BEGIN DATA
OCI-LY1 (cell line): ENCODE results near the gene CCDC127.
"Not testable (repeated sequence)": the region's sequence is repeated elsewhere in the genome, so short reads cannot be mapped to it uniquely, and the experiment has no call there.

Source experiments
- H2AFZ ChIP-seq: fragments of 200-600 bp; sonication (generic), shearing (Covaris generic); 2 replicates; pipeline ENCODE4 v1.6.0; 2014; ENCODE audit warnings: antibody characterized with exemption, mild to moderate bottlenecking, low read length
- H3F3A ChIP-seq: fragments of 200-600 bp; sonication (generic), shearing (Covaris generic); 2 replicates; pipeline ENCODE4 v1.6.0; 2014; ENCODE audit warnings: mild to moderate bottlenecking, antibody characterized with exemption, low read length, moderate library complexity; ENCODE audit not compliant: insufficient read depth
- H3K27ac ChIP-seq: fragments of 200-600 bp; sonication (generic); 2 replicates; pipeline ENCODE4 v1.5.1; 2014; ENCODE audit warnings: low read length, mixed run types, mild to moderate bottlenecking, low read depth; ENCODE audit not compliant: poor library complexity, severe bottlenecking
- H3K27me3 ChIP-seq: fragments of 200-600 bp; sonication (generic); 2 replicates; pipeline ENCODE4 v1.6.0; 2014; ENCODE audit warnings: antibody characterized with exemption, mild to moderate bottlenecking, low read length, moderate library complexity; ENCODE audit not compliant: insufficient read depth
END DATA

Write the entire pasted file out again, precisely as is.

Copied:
OCI-LY1 (cell line): ENCODE results near the gene CCDC127.
"Not testable (repeated sequence)": the region's sequence is repeated elsewhere in the genome, so short reads cannot be mapped to it uniquely, and the experiment has no call there.

Source experiments
- H2AFZ ChIP-seq: fragments of 200-600 bp; sonication (generic), shearing (Covaris generic); 2 replicates; pipeline ENCODE4 v1.6.0; 2014; ENCODE audit warnings: antibody characterized with exemption, mild to moderate bottlenecking, low read length
- H3F3A ChIP-seq: fragments of 200-600 bp; sonication (generic), shearing (Covaris generic); 2 replicates; pipeline ENCODE4 v1.6.0; 2014; ENCODE audit warnings: mild to moderate bottlenecking, antibody characterized with exemption, low read length, moderate library complexity; ENCODE audit not compliant: insufficient read depth
- H3K27ac ChIP-seq: fragments of 200-600 bp; sonication (generic); 2 replicates; pipeline ENCODE4 v1.5.1; 2014; ENCODE audit warnings: low read length, mixed run types, mild to moderate bottlenecking, low read depth; ENCODE audit not compliant: poor library complexity, severe bottlenecking
- H3K27me3 ChIP-seq: fragments of 200-600 bp; sonication (generic); 2 replicates; pipeline ENCODE4 v1.6.0; 2014; ENCODE audit warnings: antibody characterized with exemption, mild to moderate bottlenecking, low read length, moderate library complexity; ENCODE audit not compliant: insufficient read depth